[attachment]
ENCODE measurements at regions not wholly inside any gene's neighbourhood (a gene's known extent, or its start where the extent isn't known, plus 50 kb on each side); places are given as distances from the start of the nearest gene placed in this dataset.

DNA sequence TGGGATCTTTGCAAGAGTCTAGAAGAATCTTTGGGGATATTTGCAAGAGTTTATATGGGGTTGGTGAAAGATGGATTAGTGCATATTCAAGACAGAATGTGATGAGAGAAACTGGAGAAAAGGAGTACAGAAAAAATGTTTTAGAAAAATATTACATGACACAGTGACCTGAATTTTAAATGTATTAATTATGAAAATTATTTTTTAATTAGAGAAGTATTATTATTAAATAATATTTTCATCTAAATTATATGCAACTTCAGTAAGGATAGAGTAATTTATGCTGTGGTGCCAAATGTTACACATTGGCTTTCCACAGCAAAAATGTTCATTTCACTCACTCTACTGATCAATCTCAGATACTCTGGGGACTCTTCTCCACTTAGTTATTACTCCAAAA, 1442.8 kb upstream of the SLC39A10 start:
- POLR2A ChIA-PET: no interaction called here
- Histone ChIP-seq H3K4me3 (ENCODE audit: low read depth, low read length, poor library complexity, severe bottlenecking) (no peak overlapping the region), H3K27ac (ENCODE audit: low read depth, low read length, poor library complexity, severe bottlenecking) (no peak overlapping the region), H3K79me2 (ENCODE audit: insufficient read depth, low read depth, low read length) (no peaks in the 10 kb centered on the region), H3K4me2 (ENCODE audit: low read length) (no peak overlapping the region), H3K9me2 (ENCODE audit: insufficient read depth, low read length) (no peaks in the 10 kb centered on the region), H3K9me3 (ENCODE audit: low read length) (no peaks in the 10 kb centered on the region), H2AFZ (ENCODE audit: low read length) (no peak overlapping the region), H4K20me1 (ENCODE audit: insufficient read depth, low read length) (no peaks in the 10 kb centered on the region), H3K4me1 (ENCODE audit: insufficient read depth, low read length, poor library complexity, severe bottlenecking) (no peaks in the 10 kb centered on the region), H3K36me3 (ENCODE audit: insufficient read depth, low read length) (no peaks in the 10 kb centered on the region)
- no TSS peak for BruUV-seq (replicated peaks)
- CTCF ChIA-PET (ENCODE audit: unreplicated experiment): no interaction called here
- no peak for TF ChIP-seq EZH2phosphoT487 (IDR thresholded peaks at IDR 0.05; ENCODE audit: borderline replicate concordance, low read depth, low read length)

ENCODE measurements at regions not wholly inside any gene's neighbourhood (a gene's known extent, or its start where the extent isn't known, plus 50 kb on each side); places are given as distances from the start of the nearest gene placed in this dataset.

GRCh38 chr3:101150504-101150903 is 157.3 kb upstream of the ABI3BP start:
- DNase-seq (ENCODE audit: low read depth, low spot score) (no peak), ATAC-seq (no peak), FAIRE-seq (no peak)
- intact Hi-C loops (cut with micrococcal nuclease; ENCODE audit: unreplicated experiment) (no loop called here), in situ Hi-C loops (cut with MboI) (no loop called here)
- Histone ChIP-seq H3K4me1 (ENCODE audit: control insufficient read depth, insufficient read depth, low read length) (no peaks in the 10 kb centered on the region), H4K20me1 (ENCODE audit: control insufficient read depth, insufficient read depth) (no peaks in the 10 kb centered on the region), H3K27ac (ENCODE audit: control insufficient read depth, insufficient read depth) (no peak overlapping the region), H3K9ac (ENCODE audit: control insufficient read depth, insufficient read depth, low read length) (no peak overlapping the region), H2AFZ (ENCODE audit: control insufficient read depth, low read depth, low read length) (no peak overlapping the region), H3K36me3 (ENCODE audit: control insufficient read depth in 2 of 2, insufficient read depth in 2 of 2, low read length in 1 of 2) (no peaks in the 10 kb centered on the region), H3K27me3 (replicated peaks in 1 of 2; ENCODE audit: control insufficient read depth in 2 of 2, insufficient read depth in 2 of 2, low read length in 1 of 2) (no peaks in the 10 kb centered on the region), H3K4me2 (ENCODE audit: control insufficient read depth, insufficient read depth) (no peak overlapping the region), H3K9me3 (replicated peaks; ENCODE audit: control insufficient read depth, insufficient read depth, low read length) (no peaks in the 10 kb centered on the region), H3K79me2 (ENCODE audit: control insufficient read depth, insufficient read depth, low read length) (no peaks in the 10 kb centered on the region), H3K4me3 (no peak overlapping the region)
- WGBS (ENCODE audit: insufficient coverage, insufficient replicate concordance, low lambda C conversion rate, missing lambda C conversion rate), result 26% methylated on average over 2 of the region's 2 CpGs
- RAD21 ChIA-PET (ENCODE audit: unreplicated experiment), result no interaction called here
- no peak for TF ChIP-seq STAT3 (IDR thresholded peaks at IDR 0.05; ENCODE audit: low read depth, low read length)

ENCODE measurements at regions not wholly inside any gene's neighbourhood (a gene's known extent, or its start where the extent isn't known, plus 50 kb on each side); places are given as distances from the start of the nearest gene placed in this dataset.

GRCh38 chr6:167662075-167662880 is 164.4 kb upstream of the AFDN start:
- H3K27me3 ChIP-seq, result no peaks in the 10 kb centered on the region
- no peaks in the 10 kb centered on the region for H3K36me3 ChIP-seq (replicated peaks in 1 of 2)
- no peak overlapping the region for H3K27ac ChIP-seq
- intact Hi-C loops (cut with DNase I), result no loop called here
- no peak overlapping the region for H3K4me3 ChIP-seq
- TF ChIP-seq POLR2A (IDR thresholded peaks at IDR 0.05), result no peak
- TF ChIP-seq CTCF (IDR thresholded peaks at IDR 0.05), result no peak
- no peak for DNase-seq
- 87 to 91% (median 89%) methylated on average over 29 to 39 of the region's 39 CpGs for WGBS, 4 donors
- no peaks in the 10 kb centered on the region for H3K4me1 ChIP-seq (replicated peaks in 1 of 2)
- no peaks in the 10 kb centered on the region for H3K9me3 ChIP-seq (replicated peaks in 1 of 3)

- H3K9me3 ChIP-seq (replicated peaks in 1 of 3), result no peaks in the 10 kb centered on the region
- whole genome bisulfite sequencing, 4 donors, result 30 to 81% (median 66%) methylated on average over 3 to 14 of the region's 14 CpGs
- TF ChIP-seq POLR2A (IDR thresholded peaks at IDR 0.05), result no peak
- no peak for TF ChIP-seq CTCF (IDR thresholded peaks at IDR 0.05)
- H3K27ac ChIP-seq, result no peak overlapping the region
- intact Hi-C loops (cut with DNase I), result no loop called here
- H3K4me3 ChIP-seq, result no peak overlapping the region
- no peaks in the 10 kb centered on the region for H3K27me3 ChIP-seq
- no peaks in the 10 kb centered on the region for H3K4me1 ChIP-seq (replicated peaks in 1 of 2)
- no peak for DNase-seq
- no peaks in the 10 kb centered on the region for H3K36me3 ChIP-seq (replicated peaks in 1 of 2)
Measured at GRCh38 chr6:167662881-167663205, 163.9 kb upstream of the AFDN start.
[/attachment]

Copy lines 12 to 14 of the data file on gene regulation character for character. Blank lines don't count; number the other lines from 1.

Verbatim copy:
- Histone ChIP-seq H3K4me1 (ENCODE audit: control insufficient read depth, insufficient read depth, low read length) (no peaks in the 10 kb centered on the region), H4K20me1 (ENCODE audit: control insufficient read depth, insufficient read depth) (no peaks in the 10 kb centered on the region), H3K27ac (ENCODE audit: control insufficient read depth, insufficient read depth) (no peak overlapping the region), H3K9ac (ENCODE audit: control insufficient read depth, insufficient read depth, low read length) (no peak overlapping the region), H2AFZ (ENCODE audit: control insufficient read depth, low read depth, low read length) (no peak overlapping the region), H3K36me3 (ENCODE audit: control insufficient read depth in 2 of 2, insufficient read depth in 2 of 2, low read length in 1 of 2) (no peaks in the 10 kb centered on the region), H3K27me3 (replicated peaks in 1 of 2; ENCODE audit: control insufficient read depth in 2 of 2, insufficient read depth in 2 of 2, low read length in 1 of 2) (no peaks in the 10 kb centered on the region), H3K4me2 (ENCODE audit: control insufficient read depth, insufficient read depth) (no peak overlapping the region), H3K9me3 (replicated peaks; ENCODE audit: control insufficient read depth, insufficient read depth, low read length) (no peaks in the 10 kb centered on the region), H3K79me2 (ENCODE audit: control insufficient read depth, insufficient read depth, low read length) (no peaks in the 10 kb centered on the region), H3K4me3 (no peak overlapping the region)
- WGBS (ENCODE audit: insufficient coverage, insufficient replicate concordance, low lambda C conversion rate, missing lambda C conversion rate), result 26% methylated on average over 2 of the region's 2 CpGs
- RAD21 ChIA-PET (ENCODE audit: unreplicated experiment), result no interaction called here